SA gung ho about mining oceans


South Africa’s oceans are the location for a battle between fishing communities and companies wanting to exploit the mineral wealth beneath the waves. By rushing prospecting rights for untested technology into place, fishing communities and activists say the minerals department is placing food security at risk.

“Alarm bells should be sounding,” says the nongovernmental Centre for Environmental Rights in its research into the blue economy. By planning to exploit “critically endangered ecosystems” for the sake of commercial development in the oceans, government was risking livelihoods, it says.

The centre’s research comes as government moves to further involve the private sector in mineral and petroleum mining in the oceans. The driving force behind this is the newly launched Operation Phakisa – “hurry up” in Sesotho.

This is a large-scale plan to harness the country’s three million square kilometres of ocean for economic benefit. Its goals are to create an ambitious one million jobs and R177-billion worth of economic product by “unlocking the economic potential of South Africa’s ocean”.

The idea comes from Malaysia, where President Jacob Zuma was given a tour in 2013 of that country’s “big fast results methodology”. This strategy cut red tape and other impediments to drive growth in certain sectors.

In launching Phakisa in March, Zuma said it was a “wonderful opportunity for contributing towards South African prosperity”.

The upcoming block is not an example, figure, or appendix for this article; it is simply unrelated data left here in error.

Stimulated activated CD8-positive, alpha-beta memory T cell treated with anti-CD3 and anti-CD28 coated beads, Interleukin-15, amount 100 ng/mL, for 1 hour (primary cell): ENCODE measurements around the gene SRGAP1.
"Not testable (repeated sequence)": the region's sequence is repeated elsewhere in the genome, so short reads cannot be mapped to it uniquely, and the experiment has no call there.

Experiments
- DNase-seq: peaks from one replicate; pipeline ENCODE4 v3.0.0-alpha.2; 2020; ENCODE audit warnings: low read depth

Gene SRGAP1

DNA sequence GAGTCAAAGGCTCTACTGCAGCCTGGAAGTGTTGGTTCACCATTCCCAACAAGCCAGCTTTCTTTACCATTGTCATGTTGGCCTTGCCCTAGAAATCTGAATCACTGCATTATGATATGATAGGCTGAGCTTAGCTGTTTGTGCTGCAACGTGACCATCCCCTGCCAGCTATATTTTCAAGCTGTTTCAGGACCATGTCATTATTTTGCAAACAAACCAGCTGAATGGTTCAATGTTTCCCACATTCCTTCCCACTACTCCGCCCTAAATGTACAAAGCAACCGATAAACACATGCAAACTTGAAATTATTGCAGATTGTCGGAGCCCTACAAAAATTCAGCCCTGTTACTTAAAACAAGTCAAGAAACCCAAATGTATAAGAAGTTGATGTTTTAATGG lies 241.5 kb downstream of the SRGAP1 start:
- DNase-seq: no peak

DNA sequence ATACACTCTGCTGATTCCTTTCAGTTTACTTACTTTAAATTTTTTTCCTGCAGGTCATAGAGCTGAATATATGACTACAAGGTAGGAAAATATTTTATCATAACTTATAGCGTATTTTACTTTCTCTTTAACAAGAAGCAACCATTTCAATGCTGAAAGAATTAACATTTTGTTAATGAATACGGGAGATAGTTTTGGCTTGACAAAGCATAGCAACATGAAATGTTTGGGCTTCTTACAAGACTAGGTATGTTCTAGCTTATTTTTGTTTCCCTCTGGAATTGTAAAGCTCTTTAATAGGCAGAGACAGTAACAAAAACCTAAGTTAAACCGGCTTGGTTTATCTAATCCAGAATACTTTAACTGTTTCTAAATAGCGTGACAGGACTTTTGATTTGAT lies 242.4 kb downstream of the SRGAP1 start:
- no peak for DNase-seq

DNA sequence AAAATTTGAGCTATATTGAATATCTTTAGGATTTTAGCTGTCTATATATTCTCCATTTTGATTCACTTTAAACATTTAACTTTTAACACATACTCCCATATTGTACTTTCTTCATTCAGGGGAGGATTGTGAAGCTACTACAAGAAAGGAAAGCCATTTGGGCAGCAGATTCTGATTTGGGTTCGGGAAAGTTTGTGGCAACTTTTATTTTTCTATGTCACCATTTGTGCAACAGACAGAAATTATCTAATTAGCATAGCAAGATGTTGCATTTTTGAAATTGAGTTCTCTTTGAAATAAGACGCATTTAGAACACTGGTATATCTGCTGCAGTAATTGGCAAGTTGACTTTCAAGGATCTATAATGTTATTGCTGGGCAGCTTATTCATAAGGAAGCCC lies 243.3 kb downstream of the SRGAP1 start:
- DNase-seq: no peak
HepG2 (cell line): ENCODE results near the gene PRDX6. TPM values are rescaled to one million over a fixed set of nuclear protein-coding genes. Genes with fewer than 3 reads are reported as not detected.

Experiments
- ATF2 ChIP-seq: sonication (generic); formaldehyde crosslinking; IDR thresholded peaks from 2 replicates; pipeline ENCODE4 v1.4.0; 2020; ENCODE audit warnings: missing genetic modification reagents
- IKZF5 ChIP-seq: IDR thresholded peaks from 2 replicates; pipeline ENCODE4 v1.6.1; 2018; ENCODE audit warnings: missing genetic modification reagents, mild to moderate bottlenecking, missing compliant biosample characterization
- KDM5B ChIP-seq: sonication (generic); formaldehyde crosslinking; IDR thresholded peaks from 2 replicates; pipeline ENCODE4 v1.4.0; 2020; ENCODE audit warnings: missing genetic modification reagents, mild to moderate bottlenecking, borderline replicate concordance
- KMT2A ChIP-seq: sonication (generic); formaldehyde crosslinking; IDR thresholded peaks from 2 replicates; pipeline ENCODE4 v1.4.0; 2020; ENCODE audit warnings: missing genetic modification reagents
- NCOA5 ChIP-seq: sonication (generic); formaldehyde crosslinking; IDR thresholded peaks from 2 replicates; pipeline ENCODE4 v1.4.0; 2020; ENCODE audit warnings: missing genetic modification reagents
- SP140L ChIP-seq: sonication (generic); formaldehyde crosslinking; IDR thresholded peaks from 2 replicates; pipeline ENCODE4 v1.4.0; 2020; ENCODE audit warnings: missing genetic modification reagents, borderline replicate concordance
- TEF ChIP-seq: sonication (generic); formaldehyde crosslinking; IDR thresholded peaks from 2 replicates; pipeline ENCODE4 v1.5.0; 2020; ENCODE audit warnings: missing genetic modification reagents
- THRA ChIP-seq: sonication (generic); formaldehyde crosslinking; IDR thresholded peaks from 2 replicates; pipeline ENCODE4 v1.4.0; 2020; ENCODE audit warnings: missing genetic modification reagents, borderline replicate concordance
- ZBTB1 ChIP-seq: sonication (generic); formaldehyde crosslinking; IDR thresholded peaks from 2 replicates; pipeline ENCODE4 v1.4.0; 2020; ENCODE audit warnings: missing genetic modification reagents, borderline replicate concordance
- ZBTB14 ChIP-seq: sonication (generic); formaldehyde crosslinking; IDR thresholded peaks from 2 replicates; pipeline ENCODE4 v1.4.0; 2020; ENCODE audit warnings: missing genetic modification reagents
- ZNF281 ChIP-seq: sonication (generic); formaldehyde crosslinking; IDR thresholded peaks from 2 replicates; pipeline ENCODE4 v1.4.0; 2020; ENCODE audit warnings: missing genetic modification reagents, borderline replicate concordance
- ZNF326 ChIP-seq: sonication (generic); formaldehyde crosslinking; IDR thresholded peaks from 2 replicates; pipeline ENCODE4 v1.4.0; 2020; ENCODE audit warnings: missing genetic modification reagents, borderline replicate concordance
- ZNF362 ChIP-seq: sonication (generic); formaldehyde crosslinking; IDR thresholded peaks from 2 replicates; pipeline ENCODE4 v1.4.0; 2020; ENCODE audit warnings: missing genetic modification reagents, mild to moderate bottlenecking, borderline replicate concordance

Key growth areas
The plan takes from the National Development Plan and looks towards growth in four key sectors: offshore oil and gas, aquaculture, marine transport and manufacture, and marine protection services.

The majority of the plan looks at stimulating big industrial investment from the private sector. It seems to give scant attention to the 150 fishing communities that rely solely on the oceans.

Mining licences
Phakisa is nominally run by the environment department. But the mineral resources department and PetroSA are heavily involved. They grant licences for mining and oil and gas prospecting and exploitation.

The former has as its core mandate the need to protect the environment. The latter two have an explicit mandate to promote resource exploitation. The oil and gas section of Phakisa says the aim of the programme is to create a “more enabling environment” for the industry. PetroSA’s website maps out all the licences for exploration off the coast. They cover 99% of the country’s exclusive economic zone.

This zone has been steadily increased over the past few years, giving it access to more resources. Thanks to an extended footprint in the southern Antarctic – created by the Prince Edward Island Group (Marion and Prince Edward islands) the country applied for an extra 1.4-million km2 of ocean.

This has pushed the exclusive zone from 370km to 650km off the mainland. The minerals department is fast-tracking the drilling of 30 deep-water oil and gas exploration wells.